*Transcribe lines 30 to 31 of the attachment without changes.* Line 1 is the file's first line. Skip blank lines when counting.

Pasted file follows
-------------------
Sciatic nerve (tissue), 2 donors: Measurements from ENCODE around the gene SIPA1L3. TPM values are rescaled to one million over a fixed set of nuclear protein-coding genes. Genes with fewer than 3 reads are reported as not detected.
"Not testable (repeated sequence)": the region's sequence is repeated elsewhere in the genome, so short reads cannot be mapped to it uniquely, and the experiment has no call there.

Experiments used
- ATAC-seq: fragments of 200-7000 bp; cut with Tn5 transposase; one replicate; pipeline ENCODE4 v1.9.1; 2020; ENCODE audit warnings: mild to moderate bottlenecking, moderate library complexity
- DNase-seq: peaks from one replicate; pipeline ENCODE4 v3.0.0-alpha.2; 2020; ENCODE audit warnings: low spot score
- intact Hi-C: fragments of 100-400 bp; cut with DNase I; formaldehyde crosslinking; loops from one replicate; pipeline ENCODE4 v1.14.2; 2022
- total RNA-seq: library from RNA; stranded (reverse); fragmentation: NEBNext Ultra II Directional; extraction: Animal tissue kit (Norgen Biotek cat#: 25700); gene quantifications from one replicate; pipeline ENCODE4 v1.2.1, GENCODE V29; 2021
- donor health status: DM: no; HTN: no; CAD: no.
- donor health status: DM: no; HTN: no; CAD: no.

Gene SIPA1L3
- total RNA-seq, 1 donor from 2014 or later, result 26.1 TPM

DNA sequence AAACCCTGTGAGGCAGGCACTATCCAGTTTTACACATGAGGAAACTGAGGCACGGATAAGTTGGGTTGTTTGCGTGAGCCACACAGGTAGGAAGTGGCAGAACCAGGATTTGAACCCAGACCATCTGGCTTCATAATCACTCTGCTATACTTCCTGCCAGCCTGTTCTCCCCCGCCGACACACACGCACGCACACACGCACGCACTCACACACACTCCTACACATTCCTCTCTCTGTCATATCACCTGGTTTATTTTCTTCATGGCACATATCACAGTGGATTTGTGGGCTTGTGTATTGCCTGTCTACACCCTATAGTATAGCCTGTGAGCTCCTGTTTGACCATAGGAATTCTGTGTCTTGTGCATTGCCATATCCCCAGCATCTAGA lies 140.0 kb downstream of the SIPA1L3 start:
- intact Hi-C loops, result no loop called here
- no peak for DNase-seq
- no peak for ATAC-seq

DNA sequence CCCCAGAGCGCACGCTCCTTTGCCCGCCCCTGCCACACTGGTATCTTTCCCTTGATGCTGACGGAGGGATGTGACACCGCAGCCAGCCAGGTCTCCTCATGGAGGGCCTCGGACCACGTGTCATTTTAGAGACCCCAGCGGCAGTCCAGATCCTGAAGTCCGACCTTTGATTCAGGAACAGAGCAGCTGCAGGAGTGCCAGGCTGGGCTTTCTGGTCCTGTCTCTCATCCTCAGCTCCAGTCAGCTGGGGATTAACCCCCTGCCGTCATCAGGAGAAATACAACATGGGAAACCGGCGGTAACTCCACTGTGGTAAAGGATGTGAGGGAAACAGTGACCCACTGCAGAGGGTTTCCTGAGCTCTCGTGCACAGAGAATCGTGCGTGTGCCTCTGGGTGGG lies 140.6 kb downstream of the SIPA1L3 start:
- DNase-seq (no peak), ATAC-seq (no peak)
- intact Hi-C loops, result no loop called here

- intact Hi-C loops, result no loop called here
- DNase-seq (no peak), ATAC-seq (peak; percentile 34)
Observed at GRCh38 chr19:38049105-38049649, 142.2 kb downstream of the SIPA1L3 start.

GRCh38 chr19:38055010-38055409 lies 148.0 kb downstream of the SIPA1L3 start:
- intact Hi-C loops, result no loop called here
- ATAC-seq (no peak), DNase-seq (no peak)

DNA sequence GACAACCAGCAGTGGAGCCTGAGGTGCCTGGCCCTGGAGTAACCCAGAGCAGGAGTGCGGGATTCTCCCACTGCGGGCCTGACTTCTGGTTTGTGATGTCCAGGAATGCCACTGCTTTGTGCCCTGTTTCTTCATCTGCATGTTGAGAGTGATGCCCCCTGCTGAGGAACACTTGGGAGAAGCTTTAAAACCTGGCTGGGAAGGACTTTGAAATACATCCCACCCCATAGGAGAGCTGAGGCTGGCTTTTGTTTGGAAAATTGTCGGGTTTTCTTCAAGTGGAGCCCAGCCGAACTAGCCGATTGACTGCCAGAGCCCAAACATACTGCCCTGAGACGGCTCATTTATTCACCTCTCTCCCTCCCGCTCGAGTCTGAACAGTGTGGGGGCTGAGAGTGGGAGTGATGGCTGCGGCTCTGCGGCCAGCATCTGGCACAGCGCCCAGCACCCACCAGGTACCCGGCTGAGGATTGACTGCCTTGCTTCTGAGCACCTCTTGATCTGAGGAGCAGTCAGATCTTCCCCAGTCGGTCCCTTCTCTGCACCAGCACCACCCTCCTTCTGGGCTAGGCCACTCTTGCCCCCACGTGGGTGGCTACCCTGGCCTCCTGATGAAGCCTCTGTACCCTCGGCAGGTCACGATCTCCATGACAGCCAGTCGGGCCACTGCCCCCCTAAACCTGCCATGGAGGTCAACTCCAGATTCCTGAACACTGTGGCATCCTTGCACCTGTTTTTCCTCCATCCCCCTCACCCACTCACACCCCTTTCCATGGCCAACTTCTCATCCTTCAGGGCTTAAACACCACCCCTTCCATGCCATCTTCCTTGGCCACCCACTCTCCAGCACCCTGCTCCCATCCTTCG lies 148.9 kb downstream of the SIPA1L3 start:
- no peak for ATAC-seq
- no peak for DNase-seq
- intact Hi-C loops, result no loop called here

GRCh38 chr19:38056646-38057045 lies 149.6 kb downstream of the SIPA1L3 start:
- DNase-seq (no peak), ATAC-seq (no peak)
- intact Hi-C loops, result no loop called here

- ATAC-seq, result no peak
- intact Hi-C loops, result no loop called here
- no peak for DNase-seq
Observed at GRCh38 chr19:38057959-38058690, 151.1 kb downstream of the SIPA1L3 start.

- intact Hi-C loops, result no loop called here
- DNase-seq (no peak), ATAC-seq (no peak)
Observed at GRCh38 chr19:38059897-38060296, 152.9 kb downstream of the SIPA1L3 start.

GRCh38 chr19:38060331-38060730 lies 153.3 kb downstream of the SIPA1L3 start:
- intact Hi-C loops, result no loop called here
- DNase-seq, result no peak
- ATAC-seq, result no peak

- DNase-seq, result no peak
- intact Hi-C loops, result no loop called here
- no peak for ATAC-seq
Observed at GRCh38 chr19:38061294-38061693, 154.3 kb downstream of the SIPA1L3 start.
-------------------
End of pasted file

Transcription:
- DNase-seq (no peak), ATAC-seq (no peak)
- intact Hi-C loops, result no loop called here